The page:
2019 could be the year that retail fully embraces artificial intelligence, according to new research by Capgemini.
Retail is currently undergoing a transformation and 2018 has undoubtedly been a challenging year. Several well-known chains have entered administration, with many more reducing their number of physical stores. Retailers closed nearly 2,700 shops in the UK first half of the year alone, resulting in thousands of job losses.
Timeline for Retail revolution
- January 15, 2019
- December 31, 2018
In what has been described by some as the “death of the high street”, many brick and mortar stores are looking to new technology in order to compete with the choice and convenience e-commerce has to offer.
The answer to this could lie in part with AI. However, although there has been hype surrounding AI’s potential to improve sales and customer experience, the research suggests that retailers are now finally putting this potential into practice.
From using big data to improve customer recommendations to augmented reality to assist with trying on clothes, and even making it easier to track and manage stock, research increasingly suggests that those who are willing to embrace new technology look likely to survive in the new retail environment, whereas those who don’t may fall by the wayside.
How AI in retail is shaping future success
The study, “Retail superstars: How unleashing AI across functions offers a multi-billion dollar opportunity”, looked at 400 global retailers that are implementing AI use cases. It found that 28% of retailers are deploying AI today, a significant increase from 17% in 2017 and just 4% in 2016.
This suggests that many retailers are now waking up to this potential. Spanish clothes retailer Zara is looking to AI in retail to compete in the world of fast fashion through the launch of an augmented reality app across 120 of its stores. Customers will be able to use their smartphones to see mannequins moving around while wearing clothing available to buy.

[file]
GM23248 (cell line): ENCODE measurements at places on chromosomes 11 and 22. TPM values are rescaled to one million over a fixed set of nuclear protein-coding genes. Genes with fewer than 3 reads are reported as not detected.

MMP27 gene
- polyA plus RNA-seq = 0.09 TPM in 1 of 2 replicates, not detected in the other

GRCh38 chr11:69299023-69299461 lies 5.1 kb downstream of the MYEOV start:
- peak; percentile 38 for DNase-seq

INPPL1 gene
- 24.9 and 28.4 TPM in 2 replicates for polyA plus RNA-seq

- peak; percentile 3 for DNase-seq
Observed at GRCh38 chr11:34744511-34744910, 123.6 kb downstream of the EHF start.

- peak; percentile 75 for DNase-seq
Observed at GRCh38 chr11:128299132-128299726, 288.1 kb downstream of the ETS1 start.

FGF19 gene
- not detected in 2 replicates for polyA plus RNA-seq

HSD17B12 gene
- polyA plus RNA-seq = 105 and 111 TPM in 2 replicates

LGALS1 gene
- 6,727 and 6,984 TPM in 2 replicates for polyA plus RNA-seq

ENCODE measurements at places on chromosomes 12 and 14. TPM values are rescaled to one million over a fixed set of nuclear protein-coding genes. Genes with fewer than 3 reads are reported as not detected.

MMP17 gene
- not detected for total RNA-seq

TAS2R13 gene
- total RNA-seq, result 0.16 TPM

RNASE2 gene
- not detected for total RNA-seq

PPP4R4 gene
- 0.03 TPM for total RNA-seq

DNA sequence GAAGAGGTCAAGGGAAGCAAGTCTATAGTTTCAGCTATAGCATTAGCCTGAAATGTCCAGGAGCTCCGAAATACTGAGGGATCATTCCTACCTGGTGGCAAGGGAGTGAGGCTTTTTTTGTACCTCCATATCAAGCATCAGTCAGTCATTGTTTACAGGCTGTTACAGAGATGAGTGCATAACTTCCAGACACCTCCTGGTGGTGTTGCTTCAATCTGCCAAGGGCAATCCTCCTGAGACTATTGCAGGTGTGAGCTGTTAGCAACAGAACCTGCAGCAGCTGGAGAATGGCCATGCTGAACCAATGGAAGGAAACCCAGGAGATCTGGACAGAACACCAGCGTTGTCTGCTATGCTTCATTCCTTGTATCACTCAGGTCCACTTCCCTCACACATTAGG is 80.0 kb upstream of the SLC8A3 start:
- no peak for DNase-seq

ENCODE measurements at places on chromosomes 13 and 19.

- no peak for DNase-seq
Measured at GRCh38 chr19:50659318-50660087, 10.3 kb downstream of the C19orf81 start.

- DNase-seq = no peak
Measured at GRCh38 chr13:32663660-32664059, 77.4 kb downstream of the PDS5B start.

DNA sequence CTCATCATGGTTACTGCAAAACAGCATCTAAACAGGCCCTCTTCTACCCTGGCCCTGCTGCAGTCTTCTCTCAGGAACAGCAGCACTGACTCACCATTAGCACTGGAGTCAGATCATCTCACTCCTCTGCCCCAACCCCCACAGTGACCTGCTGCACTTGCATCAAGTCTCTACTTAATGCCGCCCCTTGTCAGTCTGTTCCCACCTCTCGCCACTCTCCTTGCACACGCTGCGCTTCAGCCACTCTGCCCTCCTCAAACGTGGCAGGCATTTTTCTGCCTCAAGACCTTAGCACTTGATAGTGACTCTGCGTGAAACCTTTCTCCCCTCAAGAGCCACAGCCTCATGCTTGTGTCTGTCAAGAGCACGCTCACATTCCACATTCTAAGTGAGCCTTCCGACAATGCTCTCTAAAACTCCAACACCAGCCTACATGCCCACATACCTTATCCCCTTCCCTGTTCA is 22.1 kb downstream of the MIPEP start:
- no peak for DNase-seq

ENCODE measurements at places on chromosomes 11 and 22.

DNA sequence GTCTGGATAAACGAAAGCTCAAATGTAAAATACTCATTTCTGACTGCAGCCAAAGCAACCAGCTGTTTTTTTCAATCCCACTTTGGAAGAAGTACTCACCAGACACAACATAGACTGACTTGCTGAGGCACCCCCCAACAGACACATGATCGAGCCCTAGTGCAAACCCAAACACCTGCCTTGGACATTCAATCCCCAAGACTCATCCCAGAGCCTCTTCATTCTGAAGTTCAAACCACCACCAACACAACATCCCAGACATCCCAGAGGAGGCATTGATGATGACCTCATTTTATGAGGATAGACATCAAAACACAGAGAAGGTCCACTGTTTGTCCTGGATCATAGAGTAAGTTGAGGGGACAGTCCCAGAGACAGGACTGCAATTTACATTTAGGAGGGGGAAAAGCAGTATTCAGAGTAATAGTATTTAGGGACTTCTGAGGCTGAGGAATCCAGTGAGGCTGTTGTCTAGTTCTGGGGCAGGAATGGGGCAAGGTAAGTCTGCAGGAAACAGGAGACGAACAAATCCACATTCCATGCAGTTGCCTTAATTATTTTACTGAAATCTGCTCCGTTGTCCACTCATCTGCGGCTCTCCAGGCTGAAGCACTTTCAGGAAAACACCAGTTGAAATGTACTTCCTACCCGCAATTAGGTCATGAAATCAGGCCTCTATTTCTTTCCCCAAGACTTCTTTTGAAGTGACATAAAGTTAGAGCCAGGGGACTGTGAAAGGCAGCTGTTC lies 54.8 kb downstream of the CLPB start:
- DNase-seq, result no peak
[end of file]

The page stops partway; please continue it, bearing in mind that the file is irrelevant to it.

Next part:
According to Forbes, H&M is also using AI to analyse returns, receipts and loyalty card data to tailor the merchandise for each store.
Tesco is also investing in the technology in order to compete with online grocers, from customer-facing apps to using machine learning for delivery van routing.
Although a common fear surrounding AI is its link to job loss, the research has found that the technology could in fact create jobs, particularly significant in a sector that has seen many jobs lost over the course of the year, with an estimated 85,000 jobs lost from store closures as of November.
71% of retailers say AI is creating jobs today, with over two-thirds of the jobs being at a senior level. Meanwhile, 75% declared that AI has not replaced any jobs in their organisation so far. Those who did say jobs have been cut put the number at 25 or lower.
Another major benefit to AI is in customer service. A trend that has emerged from the difficulties faced by retailers is the need to offer a unique experience not offered by e-commerce in order to ensure that customers keep shopping in-store. 98% of respondents using AI in customer-facing functions expect the number of customer complaints to reduce by up to 15%, while 99% expect AI to increase sales by up to 15%.
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Moving forward, the study also revealed the huge potential of AI deployment in the future. According to the report, retailers could save as much as $300bn by scaling AI deployments across their entire value chain. In other words, behind-the-scene uses such as using AI for procurement tasks, using image detection-led algorithms to stop theft and optimising supply chain route plans could help save money.
However, currently just 1% were shown to be working on implementing AI in retail at this scale, suggesting that although progress has been made, retailers must do more to reap the full benefits.
In 2018, companies also adopted more realistic expectations regarding their preparedness for it. Those claiming that they have the skills needed to implement AI have now dropped from 78% in 2017 to 53% today.
Kees Jacobs, Vice President, Global Consumer Products and Retail Sector at Capgemini said that the benefits of AI in retail are starting to be realised:
“For global retailers, it appears reality has kicked in regarding AI, both in terms of what the technology can achieve and what they need to do to get there. Of course, deploying and scaling will be the next big objective, but retailers should be wary not to chase ROI figures without also considering the customer experience.
“Our research shows a clear imbalance of organisations prioritising cost, data and ROI when deploying AI, with only a small minority considering the customer pain points also. These two factors need to be given equal weighting if long-term AI growth, with all of the benefits it brings, is to be achieved.”